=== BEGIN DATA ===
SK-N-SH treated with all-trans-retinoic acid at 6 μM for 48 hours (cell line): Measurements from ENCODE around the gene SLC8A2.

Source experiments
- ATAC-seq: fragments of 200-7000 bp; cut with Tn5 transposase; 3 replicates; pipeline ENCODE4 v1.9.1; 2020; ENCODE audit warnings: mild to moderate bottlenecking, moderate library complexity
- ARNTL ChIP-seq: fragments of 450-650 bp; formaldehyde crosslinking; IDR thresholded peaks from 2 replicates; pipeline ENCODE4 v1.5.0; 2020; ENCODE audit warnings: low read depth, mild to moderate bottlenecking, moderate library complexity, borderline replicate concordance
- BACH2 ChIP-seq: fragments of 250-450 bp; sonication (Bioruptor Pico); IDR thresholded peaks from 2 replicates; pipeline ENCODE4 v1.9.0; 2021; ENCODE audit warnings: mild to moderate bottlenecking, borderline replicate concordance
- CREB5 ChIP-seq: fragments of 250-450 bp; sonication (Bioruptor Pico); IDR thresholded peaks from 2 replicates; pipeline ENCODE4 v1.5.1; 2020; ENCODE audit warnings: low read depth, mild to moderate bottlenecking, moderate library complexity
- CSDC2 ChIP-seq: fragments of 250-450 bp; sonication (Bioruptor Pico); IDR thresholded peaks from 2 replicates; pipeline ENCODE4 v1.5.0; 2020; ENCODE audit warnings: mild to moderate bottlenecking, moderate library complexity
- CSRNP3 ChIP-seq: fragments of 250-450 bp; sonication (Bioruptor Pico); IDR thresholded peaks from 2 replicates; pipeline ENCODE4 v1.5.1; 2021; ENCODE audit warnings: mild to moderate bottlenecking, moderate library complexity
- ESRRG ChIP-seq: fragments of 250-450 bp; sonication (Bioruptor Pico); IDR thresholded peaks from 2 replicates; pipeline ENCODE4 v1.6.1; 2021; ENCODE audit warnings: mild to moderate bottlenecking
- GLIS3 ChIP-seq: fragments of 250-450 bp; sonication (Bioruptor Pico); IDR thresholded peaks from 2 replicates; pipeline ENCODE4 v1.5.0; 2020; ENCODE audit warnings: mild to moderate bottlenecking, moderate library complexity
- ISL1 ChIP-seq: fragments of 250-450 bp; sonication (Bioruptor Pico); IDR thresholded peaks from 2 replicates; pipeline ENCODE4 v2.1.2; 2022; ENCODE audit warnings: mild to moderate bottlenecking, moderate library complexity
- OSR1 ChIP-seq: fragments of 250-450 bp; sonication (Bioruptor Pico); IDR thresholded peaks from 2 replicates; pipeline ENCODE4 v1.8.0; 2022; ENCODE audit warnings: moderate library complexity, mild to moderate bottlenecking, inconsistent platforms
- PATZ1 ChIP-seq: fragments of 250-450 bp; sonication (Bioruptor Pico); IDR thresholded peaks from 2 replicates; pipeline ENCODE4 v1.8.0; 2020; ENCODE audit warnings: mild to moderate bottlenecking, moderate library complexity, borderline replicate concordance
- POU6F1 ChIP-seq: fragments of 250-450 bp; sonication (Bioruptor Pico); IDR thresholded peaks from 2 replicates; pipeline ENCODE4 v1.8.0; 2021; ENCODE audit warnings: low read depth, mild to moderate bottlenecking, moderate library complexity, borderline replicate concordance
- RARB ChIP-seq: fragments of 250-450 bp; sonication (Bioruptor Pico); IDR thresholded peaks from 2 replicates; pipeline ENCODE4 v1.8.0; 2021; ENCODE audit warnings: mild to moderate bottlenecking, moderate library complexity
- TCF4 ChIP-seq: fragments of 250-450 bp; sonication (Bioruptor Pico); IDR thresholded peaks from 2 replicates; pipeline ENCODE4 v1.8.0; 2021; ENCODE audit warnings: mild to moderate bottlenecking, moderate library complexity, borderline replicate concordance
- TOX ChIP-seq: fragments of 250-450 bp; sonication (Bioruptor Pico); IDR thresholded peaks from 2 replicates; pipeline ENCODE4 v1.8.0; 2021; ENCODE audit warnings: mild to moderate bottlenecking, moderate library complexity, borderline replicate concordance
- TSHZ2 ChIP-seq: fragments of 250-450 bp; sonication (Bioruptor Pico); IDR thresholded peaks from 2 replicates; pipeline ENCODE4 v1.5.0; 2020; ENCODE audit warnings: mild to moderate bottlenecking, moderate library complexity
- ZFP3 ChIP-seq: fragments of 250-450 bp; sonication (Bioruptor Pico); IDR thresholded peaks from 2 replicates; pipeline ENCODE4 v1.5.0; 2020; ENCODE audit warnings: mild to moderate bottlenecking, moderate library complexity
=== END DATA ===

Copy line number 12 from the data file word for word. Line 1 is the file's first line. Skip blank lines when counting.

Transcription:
- OSR1 ChIP-seq: fragments of 250-450 bp; sonication (Bioruptor Pico); IDR thresholded peaks from 2 replicates; pipeline ENCODE4 v1.8.0; 2022; ENCODE audit warnings: moderate library complexity, mild to moderate bottlenecking, inconsistent platforms